Offices in: Chicago, Illinois and Washington, D.C.
(312) 783-9005

Family Immigration

Your Go-To Immigration Resource

Scott Migration Law Group is mostly composed of immigrants and we understand how important family is.

This type of immigration is the primary basis for legal immigration to the U.S.

Whether you want to bring your family to the U.S. or keep it together here,

We have the required expertise to assist you.




Family based immigration options

U.S. citizens, lawful permanent residents (Green card holders), and refugees (admitted as a refugee within the past 2 years) or asylees (granted asylum within the past 2 years) may apply for green cards based on specific family relationships. The types of family members qualified for sponsorship depends on the applicant’s status and the timelines depend on visa availability on the basis of the relative’s country of origin.

A U.S. citizen may apply to sponsor their: Spouse; Unmarried child (under 21 years of age); Unmarried child (over 21 years of age); Married child; Sibling (if the sponsor is at least 21 years old); Parent (if the sponsor is at least 21 years old); If the sponsor is a lawful permanent resident, they may apply to sponsor their: Spouse; Unmarried child of any age.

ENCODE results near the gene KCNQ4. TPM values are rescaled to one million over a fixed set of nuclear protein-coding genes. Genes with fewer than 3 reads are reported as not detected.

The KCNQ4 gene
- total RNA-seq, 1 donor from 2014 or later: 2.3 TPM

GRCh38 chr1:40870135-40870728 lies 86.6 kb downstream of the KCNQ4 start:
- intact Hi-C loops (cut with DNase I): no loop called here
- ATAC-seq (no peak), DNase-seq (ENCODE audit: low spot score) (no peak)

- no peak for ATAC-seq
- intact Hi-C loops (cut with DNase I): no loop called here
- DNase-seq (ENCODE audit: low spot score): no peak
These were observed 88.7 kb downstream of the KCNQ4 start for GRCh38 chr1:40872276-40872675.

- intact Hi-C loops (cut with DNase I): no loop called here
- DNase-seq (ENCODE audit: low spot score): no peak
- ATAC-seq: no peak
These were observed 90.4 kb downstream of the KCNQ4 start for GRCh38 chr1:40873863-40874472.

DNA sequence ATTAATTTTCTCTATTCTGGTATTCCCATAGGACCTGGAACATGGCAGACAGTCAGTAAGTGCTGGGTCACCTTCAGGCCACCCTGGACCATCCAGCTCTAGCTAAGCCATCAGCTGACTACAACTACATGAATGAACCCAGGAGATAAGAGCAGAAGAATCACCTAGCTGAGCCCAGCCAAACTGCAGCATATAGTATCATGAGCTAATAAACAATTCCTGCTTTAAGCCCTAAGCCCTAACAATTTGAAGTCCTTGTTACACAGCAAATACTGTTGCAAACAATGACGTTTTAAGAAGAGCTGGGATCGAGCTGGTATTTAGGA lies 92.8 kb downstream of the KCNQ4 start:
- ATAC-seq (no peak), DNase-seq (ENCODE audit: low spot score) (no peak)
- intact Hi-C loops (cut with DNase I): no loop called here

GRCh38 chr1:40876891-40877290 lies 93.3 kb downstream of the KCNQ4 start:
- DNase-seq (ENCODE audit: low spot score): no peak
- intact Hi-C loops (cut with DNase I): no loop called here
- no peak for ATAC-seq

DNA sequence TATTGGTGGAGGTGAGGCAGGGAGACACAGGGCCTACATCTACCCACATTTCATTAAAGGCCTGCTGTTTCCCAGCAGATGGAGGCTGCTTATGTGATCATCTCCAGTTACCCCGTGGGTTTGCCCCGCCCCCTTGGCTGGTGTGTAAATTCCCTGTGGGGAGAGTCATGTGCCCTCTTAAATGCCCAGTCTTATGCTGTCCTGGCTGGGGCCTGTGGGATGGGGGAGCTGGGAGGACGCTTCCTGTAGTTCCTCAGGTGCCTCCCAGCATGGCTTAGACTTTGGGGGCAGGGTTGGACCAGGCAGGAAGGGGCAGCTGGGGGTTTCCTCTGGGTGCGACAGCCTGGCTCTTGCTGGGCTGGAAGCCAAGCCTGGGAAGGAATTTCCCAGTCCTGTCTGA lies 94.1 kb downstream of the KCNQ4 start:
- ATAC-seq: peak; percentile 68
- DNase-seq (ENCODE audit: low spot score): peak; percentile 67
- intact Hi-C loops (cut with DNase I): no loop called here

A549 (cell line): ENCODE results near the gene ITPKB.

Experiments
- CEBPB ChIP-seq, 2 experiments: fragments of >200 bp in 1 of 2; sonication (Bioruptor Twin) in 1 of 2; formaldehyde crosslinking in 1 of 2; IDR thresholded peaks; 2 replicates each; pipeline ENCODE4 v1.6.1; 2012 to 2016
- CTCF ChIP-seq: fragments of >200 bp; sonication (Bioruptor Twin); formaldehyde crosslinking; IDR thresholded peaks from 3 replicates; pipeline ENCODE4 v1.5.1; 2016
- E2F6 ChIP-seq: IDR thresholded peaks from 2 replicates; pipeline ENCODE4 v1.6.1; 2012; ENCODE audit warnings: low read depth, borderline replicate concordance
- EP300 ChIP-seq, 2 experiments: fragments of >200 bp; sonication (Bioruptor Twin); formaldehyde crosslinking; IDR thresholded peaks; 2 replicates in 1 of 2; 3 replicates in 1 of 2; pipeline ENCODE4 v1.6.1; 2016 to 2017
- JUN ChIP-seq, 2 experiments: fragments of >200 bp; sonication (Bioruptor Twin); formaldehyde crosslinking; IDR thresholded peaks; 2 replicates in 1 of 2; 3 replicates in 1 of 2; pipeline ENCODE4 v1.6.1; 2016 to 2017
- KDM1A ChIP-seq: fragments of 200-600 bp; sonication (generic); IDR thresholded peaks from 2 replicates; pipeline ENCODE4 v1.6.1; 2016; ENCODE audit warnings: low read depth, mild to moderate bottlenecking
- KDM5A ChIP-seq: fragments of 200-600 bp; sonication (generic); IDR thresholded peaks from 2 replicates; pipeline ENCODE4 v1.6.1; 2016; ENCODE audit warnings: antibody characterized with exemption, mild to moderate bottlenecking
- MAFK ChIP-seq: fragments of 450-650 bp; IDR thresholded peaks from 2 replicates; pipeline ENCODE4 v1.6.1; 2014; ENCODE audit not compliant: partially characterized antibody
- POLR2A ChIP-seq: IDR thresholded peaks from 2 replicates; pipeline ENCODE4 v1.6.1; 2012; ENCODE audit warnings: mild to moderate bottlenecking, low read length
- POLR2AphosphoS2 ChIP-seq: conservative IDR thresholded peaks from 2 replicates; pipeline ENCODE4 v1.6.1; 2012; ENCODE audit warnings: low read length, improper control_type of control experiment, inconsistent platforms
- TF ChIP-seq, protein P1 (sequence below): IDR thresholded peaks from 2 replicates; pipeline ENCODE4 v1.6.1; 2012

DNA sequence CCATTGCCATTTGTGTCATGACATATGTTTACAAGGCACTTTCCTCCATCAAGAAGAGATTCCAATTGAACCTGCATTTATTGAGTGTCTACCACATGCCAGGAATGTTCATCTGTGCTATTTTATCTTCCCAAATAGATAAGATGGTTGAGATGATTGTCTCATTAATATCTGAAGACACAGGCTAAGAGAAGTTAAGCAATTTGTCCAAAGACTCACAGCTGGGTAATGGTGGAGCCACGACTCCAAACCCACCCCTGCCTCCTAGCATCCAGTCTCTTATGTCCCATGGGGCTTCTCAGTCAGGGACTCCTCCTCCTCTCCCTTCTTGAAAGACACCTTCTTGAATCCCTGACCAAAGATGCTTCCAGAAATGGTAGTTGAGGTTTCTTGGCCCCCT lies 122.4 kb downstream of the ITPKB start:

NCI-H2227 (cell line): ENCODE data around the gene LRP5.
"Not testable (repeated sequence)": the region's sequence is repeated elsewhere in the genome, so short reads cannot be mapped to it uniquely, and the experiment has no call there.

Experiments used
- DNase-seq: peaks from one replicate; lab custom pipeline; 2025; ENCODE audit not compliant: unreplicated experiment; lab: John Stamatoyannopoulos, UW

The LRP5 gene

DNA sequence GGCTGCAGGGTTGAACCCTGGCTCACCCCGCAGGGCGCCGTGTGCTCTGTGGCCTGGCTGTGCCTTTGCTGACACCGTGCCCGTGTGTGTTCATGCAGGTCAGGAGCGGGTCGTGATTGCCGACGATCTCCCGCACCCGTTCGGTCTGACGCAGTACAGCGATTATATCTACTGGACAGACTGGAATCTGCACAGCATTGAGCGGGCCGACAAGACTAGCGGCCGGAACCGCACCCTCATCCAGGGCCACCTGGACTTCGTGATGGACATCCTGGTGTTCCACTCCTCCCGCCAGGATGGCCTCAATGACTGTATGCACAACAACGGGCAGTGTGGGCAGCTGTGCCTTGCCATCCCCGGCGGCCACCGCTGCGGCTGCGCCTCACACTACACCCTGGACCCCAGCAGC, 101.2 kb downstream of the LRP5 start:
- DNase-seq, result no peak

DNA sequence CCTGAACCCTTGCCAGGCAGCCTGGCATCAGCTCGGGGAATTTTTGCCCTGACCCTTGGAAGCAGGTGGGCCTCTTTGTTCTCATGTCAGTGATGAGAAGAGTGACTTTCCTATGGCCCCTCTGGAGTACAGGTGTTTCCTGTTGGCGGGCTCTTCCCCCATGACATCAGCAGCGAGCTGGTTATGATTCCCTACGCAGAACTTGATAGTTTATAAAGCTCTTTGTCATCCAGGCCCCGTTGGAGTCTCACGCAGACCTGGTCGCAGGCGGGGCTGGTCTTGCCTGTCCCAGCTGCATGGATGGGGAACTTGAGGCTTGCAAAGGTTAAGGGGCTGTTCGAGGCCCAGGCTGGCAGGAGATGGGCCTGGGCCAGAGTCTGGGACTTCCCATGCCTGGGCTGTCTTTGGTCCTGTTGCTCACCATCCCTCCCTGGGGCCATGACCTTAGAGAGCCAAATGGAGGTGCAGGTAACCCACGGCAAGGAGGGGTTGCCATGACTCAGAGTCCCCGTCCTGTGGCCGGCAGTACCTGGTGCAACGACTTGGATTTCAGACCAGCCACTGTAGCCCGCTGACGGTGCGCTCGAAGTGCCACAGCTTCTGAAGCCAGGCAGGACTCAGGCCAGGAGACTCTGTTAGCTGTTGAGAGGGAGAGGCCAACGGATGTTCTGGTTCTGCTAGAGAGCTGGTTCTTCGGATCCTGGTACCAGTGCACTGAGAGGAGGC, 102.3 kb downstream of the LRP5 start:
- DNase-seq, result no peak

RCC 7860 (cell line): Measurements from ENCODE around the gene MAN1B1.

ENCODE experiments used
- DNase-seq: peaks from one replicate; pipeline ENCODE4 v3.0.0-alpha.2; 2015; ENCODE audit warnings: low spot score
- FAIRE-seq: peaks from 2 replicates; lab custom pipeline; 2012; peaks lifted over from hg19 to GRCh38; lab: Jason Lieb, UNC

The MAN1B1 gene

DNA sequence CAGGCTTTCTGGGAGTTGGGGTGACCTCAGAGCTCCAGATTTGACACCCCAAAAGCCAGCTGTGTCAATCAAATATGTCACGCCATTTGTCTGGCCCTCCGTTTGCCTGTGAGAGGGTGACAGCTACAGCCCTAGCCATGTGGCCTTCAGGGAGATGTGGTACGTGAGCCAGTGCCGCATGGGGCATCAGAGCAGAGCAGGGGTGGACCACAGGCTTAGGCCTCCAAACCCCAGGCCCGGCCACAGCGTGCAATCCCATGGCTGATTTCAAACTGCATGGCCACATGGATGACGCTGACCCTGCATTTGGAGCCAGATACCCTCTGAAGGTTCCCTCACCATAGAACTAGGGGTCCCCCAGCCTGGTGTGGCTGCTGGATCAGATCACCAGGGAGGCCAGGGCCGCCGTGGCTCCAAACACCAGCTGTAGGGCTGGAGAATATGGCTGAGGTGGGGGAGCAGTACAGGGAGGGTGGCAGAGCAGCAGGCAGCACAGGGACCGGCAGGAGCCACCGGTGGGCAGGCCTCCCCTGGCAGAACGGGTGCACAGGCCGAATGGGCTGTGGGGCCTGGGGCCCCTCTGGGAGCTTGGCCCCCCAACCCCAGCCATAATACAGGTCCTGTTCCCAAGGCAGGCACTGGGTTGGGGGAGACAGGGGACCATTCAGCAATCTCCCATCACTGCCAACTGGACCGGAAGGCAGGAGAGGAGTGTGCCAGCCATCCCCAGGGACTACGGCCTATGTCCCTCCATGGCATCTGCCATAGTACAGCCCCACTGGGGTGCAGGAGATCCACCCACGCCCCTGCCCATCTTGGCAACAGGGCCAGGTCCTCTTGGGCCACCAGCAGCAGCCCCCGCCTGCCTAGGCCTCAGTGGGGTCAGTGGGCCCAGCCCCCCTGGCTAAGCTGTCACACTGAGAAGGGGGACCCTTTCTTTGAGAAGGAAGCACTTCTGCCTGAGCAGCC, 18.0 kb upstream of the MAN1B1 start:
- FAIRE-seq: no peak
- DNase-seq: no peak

A permanent resident may apply to sponsor their: Spouse; Unmarried children under 21; Unmarried child of any age.

Couple based immigration options

K-1 Fiancé.e. Visa: If the two members of the couple are engaged and legally free to marry, the U.S. citizen spouse may apply for a K-1 visa for their foreign fiancé.e. The K-1 Fiancé.e. Visa allows the foreign fiancé.e. to enter the U.S. to marry their U.S. citizen fiancée within 90 days of entry. Once the couple is married in the U.S., the U.S. citizen may apply for their spouse’s green card.

Waivers to Grounds of Inadmissibility

I-601 and I-601a: In order to obtain residence in the U.S., you must  be “admissible” to the U.S. Some examples of reasons for inadmissibility include: Having a mental or physical disorder that may cause harmful behavior; Criminal conviction of a crime of moral turpitude or other specified offenses; Multiple criminal convictions on your record; Deemed as a “drug abuser;” Committed fraud in relation to U.S. immigration laws; Previous deportation or removal from the U.S.; or Previous unlawful presence in the U.S. Even if you are found “inadmissible” to the U.S., you may be eligible to obtain a waiver under certain circumstances. For example: you have a spouse or parent who is a lawful permanent resident or U.S. citizen; your family member would suffer extreme hardship if you are inadmissible; and you deserve the waiver.